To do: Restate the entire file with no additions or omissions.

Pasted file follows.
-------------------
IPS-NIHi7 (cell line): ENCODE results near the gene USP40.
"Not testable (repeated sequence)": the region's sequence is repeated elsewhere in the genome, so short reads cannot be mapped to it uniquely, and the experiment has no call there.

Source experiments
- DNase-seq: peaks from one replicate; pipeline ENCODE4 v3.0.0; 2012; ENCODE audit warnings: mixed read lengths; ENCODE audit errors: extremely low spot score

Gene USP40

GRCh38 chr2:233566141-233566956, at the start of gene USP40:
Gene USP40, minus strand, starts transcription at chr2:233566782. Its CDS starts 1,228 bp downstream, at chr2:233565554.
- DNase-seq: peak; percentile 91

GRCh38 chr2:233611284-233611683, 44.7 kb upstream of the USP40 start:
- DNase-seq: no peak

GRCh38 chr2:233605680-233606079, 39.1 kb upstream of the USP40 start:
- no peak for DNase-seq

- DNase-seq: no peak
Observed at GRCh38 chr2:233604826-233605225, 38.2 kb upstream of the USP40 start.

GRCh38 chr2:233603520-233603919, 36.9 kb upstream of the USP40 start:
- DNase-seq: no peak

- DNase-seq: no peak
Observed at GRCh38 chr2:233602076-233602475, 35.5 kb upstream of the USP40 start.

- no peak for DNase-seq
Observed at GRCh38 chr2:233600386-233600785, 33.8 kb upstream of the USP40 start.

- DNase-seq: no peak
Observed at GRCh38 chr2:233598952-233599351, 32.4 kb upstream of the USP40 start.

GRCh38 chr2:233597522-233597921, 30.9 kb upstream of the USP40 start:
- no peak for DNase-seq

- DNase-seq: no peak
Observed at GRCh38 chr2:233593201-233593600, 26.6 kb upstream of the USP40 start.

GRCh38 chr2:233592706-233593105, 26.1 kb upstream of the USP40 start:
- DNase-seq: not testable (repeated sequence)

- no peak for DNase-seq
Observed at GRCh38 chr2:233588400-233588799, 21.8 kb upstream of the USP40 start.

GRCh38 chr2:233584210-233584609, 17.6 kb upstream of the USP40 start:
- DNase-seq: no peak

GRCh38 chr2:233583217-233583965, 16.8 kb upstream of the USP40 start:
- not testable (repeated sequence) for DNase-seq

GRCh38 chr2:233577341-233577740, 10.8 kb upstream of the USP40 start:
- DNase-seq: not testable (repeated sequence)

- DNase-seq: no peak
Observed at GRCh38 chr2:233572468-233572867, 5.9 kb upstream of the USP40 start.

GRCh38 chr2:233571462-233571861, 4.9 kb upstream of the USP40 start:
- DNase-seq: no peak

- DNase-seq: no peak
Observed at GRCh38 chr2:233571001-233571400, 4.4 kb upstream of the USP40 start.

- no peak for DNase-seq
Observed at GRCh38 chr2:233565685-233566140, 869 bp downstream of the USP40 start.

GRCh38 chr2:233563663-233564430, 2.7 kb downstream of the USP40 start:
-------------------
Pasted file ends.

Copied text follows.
IPS-NIHi7 (cell line): ENCODE results near the gene USP40.
"Not testable (repeated sequence)": the region's sequence is repeated elsewhere in the genome, so short reads cannot be mapped to it uniquely, and the experiment has no call there.

Source experiments
- DNase-seq: peaks from one replicate; pipeline ENCODE4 v3.0.0; 2012; ENCODE audit warnings: mixed read lengths; ENCODE audit errors: extremely low spot score

Gene USP40

GRCh38 chr2:233566141-233566956, at the start of gene USP40:
Gene USP40, minus strand, starts transcription at chr2:233566782. Its CDS starts 1,228 bp downstream, at chr2:233565554.
- DNase-seq: peak; percentile 91

GRCh38 chr2:233611284-233611683, 44.7 kb upstream of the USP40 start:
- DNase-seq: no peak

GRCh38 chr2:233605680-233606079, 39.1 kb upstream of the USP40 start:
- no peak for DNase-seq

- DNase-seq: no peak
Observed at GRCh38 chr2:233604826-233605225, 38.2 kb upstream of the USP40 start.

GRCh38 chr2:233603520-233603919, 36.9 kb upstream of the USP40 start:
- DNase-seq: no peak

- DNase-seq: no peak
Observed at GRCh38 chr2:233602076-233602475, 35.5 kb upstream of the USP40 start.

- no peak for DNase-seq
Observed at GRCh38 chr2:233600386-233600785, 33.8 kb upstream of the USP40 start.

- DNase-seq: no peak
Observed at GRCh38 chr2:233598952-233599351, 32.4 kb upstream of the USP40 start.

GRCh38 chr2:233597522-233597921, 30.9 kb upstream of the USP40 start:
- no peak for DNase-seq

- DNase-seq: no peak
Observed at GRCh38 chr2:233593201-233593600, 26.6 kb upstream of the USP40 start.

GRCh38 chr2:233592706-233593105, 26.1 kb upstream of the USP40 start:
- DNase-seq: not testable (repeated sequence)

- no peak for DNase-seq
Observed at GRCh38 chr2:233588400-233588799, 21.8 kb upstream of the USP40 start.

GRCh38 chr2:233584210-233584609, 17.6 kb upstream of the USP40 start:
- DNase-seq: no peak

GRCh38 chr2:233583217-233583965, 16.8 kb upstream of the USP40 start:
- not testable (repeated sequence) for DNase-seq

GRCh38 chr2:233577341-233577740, 10.8 kb upstream of the USP40 start:
- DNase-seq: not testable (repeated sequence)

- DNase-seq: no peak
Observed at GRCh38 chr2:233572468-233572867, 5.9 kb upstream of the USP40 start.

GRCh38 chr2:233571462-233571861, 4.9 kb upstream of the USP40 start:
- DNase-seq: no peak

- DNase-seq: no peak
Observed at GRCh38 chr2:233571001-233571400, 4.4 kb upstream of the USP40 start.

- no peak for DNase-seq
Observed at GRCh38 chr2:233565685-233566140, 869 bp downstream of the USP40 start.

GRCh38 chr2:233563663-233564430, 2.7 kb downstream of the USP40 start: